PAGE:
Even after his release in March 2019, Fröhlich spent the rest of his life as a condemned criminal without normal pension and other citizen’s rights. He was even labelled by prosecutors (in true Stalinist fashion) as a criminal ‘lunatic’ as punishment for the lucid, rational expression of his historical and scientific views. During his last two years, Fröhlich was engaged in a series of legal battles to expose the unprofessional conduct of ‘expert’ psychiatric witnesses who had been prepared to parrot the prosecution’s line.

During one of Fröhlich’s court ordeals in 2015, Prof. Robert Faurisson wrote:
“I know Wolfgang Fröhlich. He masters his subject. He expresses himself with moderation. He is not an excited or fanatical person. On the contrary! He honours his country and historical science.
“His fate is upsetting. We must always remember the degree of ignominy to which the ‘elites’ who rule the German-speaking world have sunk and, in particular, the German or Austrian magistrates capable of sending a man of this quality to prison for thirteen years.”

Wolfgang Fröhlich’s heroic stand for truth and justice is sure to survive his death, and inspire future generations as Europe recovers its dignity, sovereignty and traditions.

Admiral Sir Tom Phillips (1888-1941) died eighty years ago this month in a war that he deeply opposed, seeing it as the consequence of disastrous decisions by British governments.

By contrast another very different hero – Admiral Sir Tom Phillips – was lost in the mists of history until I found a document in the wartime diaries of Hugh Dalton, the minister in Churchill’s wartime government who took charge of the ‘dirty tricks’ department of Britain’s war effort, the Special Operations Executive.

Admiral Phillips was a hero of a type familiar to students of Greek tragedy – where one often finds a man trapped by circumstance, who has no alternative but to confront his fate.

In June 1940, just a month after Churchill had taken over as Prime Minister and taken Britain over the brink into ‘total war’ – Admiral Phillips told Dalton that this war was a disaster for Britain and was the consequence of several appalling decisions that had alienated countries that should have been our allies.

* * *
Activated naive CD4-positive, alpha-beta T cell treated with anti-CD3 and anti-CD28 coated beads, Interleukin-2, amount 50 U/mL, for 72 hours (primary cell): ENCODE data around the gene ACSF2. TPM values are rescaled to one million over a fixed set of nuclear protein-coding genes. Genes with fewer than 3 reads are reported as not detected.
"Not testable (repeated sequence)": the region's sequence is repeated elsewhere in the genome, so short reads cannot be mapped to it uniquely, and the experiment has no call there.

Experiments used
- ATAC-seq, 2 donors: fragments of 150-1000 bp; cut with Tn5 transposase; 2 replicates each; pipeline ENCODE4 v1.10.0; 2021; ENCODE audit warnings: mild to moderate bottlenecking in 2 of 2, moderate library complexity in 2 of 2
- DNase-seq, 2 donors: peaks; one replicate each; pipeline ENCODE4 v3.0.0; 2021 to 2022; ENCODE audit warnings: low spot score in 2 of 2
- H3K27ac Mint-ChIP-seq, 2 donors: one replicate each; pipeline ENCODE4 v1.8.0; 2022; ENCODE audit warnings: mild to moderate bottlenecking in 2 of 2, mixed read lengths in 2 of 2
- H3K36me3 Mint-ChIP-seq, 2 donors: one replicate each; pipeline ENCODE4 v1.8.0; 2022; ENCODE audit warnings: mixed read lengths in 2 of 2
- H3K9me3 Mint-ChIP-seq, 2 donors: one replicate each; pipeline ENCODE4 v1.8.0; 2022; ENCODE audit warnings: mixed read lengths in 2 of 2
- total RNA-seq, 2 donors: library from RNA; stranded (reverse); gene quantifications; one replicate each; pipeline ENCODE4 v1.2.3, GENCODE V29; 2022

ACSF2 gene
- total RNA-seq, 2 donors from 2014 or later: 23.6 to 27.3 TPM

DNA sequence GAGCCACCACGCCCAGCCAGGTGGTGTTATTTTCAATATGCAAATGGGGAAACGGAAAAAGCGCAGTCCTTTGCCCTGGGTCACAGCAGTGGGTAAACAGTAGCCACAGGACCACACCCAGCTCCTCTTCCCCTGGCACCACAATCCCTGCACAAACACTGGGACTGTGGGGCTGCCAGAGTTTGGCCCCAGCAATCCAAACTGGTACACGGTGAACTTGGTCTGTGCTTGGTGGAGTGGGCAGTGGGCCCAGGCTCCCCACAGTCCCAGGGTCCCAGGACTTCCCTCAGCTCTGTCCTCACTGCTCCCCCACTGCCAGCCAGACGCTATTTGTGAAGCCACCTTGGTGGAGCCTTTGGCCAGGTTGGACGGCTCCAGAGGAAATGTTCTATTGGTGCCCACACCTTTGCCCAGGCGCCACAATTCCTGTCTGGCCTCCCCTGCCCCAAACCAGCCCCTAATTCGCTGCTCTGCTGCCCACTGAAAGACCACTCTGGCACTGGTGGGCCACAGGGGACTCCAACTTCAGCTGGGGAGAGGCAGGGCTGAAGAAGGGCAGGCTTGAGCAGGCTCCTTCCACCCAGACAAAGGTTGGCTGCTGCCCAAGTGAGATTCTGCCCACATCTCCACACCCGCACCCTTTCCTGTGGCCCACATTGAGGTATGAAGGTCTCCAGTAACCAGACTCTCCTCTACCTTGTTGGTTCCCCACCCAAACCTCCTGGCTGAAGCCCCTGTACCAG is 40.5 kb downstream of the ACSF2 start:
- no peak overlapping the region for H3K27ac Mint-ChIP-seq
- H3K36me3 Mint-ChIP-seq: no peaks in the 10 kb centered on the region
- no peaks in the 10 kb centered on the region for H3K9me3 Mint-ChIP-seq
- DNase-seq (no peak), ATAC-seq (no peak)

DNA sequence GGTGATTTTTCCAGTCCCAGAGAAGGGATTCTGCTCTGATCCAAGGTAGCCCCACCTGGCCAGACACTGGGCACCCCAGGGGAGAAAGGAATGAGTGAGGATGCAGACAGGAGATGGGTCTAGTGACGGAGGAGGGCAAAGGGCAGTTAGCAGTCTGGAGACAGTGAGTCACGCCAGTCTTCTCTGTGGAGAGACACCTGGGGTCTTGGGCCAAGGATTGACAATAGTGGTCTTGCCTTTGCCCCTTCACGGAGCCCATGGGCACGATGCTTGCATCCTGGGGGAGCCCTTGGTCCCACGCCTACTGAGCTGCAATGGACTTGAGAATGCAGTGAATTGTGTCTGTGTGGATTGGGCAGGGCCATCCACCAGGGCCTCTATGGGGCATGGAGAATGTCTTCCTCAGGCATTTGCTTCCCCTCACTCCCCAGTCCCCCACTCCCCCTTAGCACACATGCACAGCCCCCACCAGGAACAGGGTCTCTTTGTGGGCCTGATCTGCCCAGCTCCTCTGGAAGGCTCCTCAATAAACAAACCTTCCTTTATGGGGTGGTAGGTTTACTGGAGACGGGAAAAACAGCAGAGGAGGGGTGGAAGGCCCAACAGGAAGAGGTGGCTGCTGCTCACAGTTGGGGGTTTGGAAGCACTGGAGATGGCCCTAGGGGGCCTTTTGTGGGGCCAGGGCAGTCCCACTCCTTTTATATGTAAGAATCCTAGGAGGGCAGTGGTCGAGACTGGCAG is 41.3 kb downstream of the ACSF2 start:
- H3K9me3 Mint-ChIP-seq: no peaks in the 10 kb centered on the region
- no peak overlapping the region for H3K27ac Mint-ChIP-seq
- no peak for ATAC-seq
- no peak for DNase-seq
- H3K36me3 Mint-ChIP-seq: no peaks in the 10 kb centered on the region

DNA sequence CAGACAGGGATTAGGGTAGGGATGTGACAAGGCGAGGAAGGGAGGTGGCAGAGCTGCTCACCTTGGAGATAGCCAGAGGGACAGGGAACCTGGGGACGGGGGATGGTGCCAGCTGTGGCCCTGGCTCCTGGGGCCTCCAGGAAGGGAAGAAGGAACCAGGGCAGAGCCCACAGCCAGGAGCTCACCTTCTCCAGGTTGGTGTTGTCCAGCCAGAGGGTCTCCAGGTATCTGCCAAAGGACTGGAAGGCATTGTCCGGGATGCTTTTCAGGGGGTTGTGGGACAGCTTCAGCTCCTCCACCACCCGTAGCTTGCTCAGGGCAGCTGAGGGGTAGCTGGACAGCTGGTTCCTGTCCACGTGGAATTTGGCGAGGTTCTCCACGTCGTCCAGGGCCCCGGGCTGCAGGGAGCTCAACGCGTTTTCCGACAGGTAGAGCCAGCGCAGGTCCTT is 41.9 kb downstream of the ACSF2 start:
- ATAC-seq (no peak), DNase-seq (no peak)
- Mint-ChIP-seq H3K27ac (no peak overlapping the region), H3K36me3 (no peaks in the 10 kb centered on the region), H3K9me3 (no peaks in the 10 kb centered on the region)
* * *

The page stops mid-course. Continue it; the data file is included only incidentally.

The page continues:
“He does not care anything about the Italians, who are a worthless lot, but the Spaniards are a very different story. To have Spain as an enemy would jeopardise the whole of our control, both of the western Mediterranean and the Atlantic sea routes. It is unthinkable that we should have been brought to such a point. We backed the Bolsheviks in Spain in 1936 and ’37 against the only man who, in modern times, has been able to make Spain strong. The horrors committed by the Bolsheviks in Spain were seen by our sailors and are on record.

“This was the climax of a foreign policy which had first adopted an attitude towards Germany which made war with her inevitable; had then successively alienated Japan, Italy, and now, finally, Spain. The French had not been fighting in these last weeks. This was because they too had become Bolsheviks. Weygand [the French supreme commander from May-June 1940] had said that the only tough troops in France were the Poles, and that if he had had ten more Divisions of them, he would have won the battle.”

Despite his perception that this war was a disaster for his country, Admiral Phillips took command of British naval forces in the Far East in October 1941. Immediately after Pearl Harbor he set out on his flagship HMS Prince of Wales to confront Japanese forces (the very forces whom he believed should have remained British allies – a view also taken by his former colleague, the ex-Director of Naval Intelligence, Admiral Sir Barry Domvile, who by this time had been interned without trial in England for opposing Churchill’s war policy).

On 10th December 1941, the Prince of Wales and her fellow battleship HMS Repulse were sunk by Japanese air attack. Admiral Sir Tom Phillips – who had so strongly opposed the entire war policy – went down with his ship.

Had he the opportunity, no doubt the Admiral – like Wolfgang Fröhlich – would echo Martin Luther: “I cannot and will not recant anything, since it is neither safe nor right to go against conscience.”

Piece by piece, their fellow Europeans will recover accurate knowledge of their own history.

George Orwell wrote in 1984: “Who controls the past controls the future: who controls the present controls the past.”

Our task, in our present, is to recover that control.